The Last Few Days Of May
79 years ago, almost to the day, through the last few days of May and into June, a British Expeditionary Force, what was left of it anyway, were trapped on the French coast at Dunkirk, facing bombardment, capture or death. It looked like the end of “our Island story” as Germans closed in on our trapped and defeated armies. Then the Panzers stopped. They’d outrun their supply-lines, so the Luftwaffe took over. But sand dunes are pretty good defence against aerial bombardment. Thanks to the miracle of Dunkirk, the Army, broken and without its kit, was saved. The Battle of France was over, the battle of Britain was about to begin.
Dunkirk is, of course Nigel Farage’s favourite film because he thinks it’s about plucky little Britain standing alone against all those grotty foreigners on the continent. But he misses details. In the opening sequence, the British soldier running through the suburbs of the town, encounters French forces. What were they doing? Fighting the heroic, forlorn and hopeless rearguard action which allowed the British (and a lot of others) to escape. Those french boys fought bravely so that our boys could get home. The film is about the most catastrophic defeat the British Army has experienced in its entire history. “The Miracle of Dunkirk” was a captivating lie. A brilliant piece of propaganda. But because the defeat of the Army, and of the country wasn’t total, we fought on. Although many brexiters are keen students of military history, they often learn the wrong lessons because they pay attention to the people doing the shouting and killing, and not to those doing the planning and logistics.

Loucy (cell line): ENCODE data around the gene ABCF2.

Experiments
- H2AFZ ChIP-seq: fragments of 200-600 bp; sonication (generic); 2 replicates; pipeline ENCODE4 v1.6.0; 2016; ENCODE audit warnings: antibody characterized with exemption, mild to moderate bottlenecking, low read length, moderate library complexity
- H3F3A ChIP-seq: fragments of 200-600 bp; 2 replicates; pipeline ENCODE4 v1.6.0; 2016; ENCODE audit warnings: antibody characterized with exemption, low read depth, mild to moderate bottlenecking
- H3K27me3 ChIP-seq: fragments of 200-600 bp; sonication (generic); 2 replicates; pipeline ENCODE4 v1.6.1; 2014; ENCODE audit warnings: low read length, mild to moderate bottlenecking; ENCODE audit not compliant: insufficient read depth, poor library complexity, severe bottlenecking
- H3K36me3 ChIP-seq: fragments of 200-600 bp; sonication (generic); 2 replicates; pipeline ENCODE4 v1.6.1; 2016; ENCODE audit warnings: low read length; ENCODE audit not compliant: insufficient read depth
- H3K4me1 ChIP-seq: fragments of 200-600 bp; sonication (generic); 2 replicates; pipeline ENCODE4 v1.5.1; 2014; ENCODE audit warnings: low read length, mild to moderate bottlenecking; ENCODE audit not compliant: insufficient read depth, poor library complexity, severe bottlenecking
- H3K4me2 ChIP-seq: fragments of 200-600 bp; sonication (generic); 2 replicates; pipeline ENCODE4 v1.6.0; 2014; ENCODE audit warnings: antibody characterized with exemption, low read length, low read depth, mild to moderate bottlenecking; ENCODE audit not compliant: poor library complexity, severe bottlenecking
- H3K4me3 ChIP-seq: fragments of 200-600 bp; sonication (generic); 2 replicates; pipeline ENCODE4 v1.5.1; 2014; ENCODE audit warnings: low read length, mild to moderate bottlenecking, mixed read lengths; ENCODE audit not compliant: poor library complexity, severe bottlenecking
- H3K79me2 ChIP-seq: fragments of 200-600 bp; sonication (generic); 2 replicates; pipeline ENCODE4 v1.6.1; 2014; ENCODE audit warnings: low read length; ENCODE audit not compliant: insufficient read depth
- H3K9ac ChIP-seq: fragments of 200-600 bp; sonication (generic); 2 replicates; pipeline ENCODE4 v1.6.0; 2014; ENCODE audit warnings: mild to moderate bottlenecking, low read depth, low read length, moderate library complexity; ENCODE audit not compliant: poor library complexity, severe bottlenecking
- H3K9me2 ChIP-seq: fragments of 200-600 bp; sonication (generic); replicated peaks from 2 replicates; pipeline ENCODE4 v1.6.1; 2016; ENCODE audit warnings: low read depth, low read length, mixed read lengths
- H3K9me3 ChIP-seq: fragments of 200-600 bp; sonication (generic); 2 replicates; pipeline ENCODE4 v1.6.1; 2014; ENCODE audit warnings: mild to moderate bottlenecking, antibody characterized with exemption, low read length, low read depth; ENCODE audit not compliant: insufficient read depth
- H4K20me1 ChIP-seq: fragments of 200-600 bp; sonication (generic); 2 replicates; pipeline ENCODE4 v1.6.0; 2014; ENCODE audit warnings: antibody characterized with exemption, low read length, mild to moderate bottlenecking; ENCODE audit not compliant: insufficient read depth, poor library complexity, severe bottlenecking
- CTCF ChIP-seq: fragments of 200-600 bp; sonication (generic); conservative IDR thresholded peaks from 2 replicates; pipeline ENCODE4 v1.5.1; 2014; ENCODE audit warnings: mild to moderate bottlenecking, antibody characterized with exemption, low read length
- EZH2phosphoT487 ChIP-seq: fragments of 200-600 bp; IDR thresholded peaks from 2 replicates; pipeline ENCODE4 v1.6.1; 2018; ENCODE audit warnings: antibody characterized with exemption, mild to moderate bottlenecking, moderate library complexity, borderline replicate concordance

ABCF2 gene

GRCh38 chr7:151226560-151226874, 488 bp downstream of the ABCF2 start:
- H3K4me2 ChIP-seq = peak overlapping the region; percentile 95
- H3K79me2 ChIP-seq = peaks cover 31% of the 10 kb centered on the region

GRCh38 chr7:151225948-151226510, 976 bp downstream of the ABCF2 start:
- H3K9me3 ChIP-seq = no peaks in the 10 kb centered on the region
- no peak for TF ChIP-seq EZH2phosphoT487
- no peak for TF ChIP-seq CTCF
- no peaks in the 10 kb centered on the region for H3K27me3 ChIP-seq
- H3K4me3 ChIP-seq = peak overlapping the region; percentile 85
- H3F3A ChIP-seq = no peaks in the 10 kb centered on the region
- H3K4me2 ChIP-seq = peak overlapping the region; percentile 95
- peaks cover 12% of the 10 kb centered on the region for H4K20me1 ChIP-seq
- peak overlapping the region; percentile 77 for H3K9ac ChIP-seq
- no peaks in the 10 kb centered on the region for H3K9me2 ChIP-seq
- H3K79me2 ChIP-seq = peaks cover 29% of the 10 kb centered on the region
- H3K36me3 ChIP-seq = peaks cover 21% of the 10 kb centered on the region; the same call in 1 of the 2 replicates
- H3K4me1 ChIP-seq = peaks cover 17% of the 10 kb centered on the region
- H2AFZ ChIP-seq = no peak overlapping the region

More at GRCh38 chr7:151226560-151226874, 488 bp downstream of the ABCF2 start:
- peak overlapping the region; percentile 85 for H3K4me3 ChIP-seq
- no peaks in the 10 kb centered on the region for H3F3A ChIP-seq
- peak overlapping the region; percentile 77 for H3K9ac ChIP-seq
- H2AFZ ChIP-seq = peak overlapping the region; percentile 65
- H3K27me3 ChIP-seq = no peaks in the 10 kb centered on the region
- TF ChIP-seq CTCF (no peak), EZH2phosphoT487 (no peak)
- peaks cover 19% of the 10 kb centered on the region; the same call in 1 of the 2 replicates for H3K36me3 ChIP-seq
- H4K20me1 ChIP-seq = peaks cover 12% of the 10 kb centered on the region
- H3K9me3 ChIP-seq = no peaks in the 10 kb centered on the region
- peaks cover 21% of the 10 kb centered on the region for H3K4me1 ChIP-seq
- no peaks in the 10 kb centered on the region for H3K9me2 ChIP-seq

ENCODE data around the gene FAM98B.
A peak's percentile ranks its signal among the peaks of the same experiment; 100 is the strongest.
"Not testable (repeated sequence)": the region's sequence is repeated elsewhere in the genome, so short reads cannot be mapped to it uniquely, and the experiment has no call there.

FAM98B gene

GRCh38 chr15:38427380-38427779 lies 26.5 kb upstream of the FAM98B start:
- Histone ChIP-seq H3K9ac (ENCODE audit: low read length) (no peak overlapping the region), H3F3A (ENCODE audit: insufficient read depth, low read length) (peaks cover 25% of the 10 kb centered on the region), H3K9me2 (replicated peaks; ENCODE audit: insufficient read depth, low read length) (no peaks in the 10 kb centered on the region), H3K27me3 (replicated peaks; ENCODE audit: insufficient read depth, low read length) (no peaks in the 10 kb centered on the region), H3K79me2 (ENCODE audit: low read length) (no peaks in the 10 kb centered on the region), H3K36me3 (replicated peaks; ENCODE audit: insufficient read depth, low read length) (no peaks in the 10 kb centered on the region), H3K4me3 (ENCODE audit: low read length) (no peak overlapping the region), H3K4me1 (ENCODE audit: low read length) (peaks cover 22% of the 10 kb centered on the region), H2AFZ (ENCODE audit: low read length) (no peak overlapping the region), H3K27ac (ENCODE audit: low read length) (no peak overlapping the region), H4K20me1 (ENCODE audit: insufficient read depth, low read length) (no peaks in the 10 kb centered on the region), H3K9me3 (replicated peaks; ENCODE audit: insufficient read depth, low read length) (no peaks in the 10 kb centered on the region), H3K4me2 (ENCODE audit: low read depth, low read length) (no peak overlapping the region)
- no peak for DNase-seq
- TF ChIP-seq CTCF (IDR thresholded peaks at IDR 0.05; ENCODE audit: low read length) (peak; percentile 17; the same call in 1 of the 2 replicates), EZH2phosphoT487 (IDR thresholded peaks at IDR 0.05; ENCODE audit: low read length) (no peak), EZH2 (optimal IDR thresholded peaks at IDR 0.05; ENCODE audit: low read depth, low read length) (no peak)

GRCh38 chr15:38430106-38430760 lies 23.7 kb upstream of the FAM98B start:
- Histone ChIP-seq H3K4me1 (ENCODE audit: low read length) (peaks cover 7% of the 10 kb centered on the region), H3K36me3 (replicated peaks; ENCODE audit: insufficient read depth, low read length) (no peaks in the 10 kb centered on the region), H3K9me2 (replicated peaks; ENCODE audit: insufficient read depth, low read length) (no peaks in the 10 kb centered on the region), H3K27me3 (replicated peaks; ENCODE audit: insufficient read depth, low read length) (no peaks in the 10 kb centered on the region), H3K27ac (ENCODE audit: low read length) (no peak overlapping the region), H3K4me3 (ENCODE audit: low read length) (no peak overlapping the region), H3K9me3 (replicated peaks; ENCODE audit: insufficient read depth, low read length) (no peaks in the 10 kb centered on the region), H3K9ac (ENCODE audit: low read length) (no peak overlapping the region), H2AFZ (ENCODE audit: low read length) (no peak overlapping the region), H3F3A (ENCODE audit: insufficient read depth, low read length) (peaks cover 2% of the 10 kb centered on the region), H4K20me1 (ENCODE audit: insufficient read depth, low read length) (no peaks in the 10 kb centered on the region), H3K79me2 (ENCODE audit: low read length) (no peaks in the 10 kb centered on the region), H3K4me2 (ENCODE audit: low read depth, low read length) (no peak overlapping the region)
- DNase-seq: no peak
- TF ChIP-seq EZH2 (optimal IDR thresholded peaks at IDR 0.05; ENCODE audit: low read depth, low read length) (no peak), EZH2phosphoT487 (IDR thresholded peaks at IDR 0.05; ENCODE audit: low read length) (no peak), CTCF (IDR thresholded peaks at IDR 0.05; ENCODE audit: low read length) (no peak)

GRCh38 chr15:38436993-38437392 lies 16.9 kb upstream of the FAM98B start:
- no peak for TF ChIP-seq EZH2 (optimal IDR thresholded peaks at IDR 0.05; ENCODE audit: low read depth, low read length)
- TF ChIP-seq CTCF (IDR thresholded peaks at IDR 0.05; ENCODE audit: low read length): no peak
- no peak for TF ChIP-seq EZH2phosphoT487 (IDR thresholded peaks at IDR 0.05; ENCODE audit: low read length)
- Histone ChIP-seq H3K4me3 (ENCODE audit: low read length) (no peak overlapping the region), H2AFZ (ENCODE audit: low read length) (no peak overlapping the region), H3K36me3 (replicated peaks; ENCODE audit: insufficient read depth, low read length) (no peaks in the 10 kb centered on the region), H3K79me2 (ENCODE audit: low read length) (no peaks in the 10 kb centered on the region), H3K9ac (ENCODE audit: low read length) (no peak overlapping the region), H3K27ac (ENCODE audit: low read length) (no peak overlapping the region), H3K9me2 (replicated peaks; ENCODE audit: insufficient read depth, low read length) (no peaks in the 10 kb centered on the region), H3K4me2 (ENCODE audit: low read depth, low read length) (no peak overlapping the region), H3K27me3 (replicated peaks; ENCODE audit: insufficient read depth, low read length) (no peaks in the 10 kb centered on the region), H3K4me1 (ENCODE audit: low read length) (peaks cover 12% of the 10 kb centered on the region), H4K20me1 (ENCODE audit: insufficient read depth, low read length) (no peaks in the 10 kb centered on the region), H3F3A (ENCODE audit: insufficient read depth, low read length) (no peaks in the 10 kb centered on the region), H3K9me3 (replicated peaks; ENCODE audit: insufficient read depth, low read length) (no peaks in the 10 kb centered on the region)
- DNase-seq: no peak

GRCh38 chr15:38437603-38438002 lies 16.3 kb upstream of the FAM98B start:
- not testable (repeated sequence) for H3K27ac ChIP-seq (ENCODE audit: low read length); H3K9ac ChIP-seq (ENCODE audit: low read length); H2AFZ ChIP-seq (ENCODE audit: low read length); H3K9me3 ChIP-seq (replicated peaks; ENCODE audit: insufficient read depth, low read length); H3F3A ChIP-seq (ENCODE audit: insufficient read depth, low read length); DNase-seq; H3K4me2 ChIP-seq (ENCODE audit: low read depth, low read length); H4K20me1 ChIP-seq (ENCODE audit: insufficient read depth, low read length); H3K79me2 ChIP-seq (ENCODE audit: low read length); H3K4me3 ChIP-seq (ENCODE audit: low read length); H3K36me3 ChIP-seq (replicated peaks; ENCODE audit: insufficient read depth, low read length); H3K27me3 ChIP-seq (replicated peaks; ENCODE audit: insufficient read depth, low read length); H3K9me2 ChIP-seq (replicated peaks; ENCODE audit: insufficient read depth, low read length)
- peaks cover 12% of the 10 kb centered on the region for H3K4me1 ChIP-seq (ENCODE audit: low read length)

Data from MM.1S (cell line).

Those of us who don’t want to leave the EU fought on after the catastrophic, humiliating defeat of 2016. Which brings us to dogged, diligent, dull Theresa May. She has the heroism of Hugh Dowding, who refused to sacrifice any more planes to the defence of France. Which was controversial at the time but with hindsight, probably saved Britain. He too was shuffled off after his victory, in his case to the Ministry of Aircraft Production after the Battle of Britain, and was bitter about it for the rest of his life.